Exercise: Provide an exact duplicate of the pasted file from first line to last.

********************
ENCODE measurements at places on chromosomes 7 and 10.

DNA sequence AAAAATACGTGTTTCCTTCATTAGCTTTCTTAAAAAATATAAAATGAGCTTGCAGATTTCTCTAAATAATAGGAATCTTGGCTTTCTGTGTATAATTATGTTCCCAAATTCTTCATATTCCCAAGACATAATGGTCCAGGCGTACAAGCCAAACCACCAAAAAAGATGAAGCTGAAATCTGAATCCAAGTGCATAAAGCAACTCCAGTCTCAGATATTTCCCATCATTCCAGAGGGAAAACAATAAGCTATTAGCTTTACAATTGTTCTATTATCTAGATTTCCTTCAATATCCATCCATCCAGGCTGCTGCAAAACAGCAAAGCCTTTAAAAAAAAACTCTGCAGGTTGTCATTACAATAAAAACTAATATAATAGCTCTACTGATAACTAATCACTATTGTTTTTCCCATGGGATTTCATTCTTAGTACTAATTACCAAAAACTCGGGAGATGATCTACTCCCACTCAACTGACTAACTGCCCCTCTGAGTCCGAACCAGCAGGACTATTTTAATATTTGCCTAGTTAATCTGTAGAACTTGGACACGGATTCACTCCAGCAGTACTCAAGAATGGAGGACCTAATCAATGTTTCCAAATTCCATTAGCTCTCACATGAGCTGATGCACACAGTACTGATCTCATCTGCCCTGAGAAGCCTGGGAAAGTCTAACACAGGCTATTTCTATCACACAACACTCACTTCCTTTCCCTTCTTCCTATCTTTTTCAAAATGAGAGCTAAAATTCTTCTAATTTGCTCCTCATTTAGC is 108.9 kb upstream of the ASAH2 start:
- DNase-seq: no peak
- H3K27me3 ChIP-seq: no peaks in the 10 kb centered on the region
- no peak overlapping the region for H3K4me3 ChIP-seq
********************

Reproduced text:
ENCODE measurements at places on chromosomes 7 and 10.

DNA sequence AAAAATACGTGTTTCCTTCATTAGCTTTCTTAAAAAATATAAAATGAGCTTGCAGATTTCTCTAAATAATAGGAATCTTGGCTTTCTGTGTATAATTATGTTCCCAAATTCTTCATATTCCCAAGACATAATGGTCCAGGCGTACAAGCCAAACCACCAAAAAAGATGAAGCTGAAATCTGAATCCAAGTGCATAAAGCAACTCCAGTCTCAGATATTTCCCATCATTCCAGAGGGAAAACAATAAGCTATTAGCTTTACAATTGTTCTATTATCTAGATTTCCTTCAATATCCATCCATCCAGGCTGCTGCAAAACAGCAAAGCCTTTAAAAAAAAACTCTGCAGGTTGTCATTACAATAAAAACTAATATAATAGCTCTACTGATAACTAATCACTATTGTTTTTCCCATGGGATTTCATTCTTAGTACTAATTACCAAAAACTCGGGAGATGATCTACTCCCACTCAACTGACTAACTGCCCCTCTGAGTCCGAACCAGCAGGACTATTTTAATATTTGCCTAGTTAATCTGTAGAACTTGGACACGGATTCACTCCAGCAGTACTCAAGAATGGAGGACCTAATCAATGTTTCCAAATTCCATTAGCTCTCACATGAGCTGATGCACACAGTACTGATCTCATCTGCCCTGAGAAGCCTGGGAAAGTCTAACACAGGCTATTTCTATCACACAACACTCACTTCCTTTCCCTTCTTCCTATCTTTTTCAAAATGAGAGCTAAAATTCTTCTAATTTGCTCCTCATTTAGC is 108.9 kb upstream of the ASAH2 start:
- DNase-seq: no peak
- H3K27me3 ChIP-seq: no peaks in the 10 kb centered on the region
- no peak overlapping the region for H3K4me3 ChIP-seq